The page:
Thursday, January 6, 2011

Blaskowitz lays out his report

Yesterday, Dace Blaskovitz, who set New Castle County a buzz with his report on county government finances and their dire situation, wrote an op-ed in which he detailed what he believes is the problem with county government.  His report received lots of attention when columnist Ron Williams wrote his own opinion piece agreeing with Dace.  Blaskovitz states that "NCCo government is simply unsustainable" in his report and points out that "from 2005 to 2010, NCCo property tax rates increased 55 percent. Sewer rates increased more than 60 percent from 2005 to 2011."  Despite these increases, New Castle County government outspent revenues and blew through a previous surplus.  "From 2000 to 2009, pension assets increased $9 million, while the county's unfunded accrued actuarial liabilities increased over $140 million."  This includes problems like "The county pension assets currently total about $350 million", and "The retiree health care cost is a nearly $250 million unspoken future black cloud."

Blaskovitz takes particular aim at the county's pension, retiree health care and the number of employees because the county has let things get so out of control.  He cites an example of retired New Castle County police officers who "receive a never-ending, no-cap 3 percent compounding COLA. Therefore, most NCCo police will average...the same compensation in their retirement as when they were employed. For reference, an NCCo police officer with five years experience is paid around $85,000 a year (in salary alone)."  Dace points out that 75% of the county's spending occurs in the personnel field.  The size of county government is astounding, the county employs around 1,500 people and most are full time employees.  This places New Castle County government in the list as the 5th largest employer in the State of Delaware, with more employees than Barclays Bank and ING Direct combined (state government is the largest).  New Castle County has "Almost 100 full-time county employees are paid close to or more than $100,000. With few exceptions, gold-plated health care extends to the grave."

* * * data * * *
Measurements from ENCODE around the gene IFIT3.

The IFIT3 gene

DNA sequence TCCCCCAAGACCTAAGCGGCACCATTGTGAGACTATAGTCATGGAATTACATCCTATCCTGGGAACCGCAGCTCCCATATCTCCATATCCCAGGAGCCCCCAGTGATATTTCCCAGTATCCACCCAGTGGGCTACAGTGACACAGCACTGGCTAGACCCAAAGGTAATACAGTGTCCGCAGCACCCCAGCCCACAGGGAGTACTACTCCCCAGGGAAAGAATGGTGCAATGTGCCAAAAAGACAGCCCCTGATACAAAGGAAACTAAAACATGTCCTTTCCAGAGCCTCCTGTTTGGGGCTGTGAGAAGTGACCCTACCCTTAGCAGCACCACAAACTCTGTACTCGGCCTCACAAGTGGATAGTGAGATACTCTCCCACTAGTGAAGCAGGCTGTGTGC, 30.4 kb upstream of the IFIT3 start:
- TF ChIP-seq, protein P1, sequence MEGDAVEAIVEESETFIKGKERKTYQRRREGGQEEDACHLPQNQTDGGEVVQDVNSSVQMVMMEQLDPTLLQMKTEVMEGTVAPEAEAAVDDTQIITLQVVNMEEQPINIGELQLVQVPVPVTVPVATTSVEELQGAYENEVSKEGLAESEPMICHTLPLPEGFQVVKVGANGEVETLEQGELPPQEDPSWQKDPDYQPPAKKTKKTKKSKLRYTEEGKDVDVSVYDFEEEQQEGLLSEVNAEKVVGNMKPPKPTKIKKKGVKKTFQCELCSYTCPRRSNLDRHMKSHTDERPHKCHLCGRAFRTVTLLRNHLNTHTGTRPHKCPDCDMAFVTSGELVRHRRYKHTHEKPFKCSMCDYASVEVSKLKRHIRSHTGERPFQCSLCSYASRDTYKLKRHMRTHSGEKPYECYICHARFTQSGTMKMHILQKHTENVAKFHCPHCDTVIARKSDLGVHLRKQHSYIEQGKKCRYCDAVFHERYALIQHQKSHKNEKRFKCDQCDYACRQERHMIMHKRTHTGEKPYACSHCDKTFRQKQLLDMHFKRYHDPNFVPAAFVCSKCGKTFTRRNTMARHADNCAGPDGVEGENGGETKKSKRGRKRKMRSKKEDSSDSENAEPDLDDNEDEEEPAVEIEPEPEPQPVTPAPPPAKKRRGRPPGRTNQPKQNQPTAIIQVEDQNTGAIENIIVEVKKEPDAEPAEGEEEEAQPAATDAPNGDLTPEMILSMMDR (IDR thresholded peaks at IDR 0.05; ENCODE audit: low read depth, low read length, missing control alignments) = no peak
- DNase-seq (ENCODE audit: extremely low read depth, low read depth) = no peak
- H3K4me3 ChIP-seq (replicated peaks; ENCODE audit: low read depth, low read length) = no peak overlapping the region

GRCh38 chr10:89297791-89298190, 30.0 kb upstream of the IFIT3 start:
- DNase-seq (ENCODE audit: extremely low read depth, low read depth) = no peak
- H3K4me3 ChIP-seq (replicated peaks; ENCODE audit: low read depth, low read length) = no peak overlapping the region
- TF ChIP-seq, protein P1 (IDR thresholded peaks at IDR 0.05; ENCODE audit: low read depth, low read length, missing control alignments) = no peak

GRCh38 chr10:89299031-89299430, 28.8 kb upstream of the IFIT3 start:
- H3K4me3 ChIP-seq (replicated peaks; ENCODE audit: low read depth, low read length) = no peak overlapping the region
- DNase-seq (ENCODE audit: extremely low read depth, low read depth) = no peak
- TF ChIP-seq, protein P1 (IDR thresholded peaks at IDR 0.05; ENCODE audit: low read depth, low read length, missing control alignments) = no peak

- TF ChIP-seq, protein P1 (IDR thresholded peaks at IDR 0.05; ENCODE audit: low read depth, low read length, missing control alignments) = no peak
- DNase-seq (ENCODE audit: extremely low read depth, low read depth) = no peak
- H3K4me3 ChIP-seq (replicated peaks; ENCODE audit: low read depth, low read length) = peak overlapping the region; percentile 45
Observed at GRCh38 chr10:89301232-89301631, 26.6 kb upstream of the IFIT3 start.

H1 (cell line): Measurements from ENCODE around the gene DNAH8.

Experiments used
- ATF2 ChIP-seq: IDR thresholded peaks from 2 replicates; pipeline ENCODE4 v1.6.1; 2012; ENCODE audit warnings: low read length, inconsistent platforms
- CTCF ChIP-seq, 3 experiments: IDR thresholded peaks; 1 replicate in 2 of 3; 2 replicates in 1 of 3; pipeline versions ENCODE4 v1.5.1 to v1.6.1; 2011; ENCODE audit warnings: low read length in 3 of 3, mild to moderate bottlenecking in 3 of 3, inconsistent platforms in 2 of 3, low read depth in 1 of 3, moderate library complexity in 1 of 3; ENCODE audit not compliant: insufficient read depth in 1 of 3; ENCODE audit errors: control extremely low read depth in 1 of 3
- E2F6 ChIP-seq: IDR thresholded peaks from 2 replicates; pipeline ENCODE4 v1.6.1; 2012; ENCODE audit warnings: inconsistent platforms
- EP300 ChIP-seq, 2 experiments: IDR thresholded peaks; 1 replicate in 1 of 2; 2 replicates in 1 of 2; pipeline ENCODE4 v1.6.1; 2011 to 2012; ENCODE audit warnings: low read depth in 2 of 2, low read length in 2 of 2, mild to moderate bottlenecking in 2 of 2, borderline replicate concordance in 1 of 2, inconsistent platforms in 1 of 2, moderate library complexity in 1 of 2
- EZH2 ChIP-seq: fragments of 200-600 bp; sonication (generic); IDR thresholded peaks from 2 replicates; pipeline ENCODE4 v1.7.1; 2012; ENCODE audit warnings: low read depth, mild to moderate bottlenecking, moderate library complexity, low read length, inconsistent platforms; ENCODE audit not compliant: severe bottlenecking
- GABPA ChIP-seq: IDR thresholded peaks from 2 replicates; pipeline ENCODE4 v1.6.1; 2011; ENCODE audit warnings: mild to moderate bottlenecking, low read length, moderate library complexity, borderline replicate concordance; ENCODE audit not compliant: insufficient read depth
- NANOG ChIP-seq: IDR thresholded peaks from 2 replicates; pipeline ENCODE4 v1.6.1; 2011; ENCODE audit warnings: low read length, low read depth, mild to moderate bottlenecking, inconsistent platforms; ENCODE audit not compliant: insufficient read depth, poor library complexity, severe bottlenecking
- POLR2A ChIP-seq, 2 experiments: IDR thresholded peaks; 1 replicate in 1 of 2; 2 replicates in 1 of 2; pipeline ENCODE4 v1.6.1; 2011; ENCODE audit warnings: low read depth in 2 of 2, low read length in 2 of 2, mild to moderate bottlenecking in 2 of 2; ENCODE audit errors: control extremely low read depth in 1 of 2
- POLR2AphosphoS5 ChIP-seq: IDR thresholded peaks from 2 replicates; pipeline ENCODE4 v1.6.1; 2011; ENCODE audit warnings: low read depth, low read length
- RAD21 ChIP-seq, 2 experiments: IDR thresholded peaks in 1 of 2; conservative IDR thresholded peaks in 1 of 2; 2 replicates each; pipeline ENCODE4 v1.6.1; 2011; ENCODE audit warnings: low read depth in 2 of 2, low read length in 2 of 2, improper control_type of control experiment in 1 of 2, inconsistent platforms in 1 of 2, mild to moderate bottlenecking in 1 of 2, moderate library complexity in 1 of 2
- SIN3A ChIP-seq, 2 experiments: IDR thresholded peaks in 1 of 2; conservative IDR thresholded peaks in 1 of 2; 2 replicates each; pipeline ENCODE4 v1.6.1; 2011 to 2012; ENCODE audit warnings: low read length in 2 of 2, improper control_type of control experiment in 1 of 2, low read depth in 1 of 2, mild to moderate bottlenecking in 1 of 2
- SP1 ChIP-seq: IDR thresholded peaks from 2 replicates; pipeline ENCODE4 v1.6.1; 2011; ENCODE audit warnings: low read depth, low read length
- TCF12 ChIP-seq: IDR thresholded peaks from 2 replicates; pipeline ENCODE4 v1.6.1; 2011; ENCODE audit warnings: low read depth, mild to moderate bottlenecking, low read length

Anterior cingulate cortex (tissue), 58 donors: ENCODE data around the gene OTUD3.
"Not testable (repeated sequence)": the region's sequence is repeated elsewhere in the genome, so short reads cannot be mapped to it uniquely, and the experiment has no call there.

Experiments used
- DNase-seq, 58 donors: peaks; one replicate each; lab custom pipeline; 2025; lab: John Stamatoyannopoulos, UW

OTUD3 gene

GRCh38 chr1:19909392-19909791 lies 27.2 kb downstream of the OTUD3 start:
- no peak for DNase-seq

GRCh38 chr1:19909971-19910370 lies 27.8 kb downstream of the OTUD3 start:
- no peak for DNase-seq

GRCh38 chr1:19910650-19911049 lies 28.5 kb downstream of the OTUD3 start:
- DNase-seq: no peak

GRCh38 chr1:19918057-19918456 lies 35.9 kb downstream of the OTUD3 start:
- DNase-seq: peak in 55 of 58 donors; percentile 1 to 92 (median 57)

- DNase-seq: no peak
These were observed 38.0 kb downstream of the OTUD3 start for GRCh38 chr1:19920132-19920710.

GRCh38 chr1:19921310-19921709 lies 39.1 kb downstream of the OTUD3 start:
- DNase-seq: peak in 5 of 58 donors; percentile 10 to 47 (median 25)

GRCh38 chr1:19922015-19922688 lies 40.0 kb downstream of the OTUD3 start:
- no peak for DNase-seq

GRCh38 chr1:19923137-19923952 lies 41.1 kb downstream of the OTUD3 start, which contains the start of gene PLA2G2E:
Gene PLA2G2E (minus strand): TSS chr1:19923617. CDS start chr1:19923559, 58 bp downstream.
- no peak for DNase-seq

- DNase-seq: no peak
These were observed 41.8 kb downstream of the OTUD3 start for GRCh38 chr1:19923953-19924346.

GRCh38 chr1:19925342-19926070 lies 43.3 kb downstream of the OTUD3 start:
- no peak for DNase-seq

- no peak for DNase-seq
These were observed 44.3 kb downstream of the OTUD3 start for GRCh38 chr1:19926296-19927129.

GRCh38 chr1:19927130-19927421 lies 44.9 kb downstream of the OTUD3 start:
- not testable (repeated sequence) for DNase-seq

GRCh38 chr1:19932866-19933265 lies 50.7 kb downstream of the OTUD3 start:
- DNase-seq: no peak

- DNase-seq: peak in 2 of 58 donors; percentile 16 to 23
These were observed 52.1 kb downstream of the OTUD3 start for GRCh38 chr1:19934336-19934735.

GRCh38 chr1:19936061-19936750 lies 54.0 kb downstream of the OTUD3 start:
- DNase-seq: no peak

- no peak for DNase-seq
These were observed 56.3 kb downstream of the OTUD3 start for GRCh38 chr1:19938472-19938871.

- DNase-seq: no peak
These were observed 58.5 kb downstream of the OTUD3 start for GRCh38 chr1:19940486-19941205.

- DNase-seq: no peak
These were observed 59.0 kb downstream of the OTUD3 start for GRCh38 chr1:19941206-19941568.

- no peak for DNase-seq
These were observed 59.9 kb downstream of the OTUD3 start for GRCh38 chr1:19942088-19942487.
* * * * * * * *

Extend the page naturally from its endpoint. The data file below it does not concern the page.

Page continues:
Blaskovitz smacks readers in the face with his honest assessment of the county financial situation (where was this in October when former County Executive Chris Coons was lying to the public about New Castle County I wonder) when he writes, "after years of delaying executive decisions, hoping an economic bounce would magically undo the dilemma, dwindling reserves are now forcing a day of reckoning."  Dace further points out that the unions aren't done asking for more and more county tax payers.  He doesn't just spotlight the county problems, Dace presents solutions that I for one agree with.  He suggests that "citizens should demand a reduction in head-count. NCCo's actuary has pension and health care proposals waiting for action. Salaries have to reflect the balance sheet. Perhaps a spending oversight board would assist in fiscal restraint."  He even calls for the possibility of merging or consolidating New Castle County, municipal and city infrastructure where practicable which is something that Republican County Council President candidate Tom Kovach has pointed to as an area he would work to attack immediately.  While the Democrats who joined Blaskovitz and Republican Wayne Smith on the committee that put together the report issued a suggestion that the county raise taxes AGAIN, Dace suggests that " it is unconscionable for "revenue enhancements" to even be mentioned in our report."  He calls for county government to tighten its belt instead of heaping their bad financial practices on the people of Delaware.

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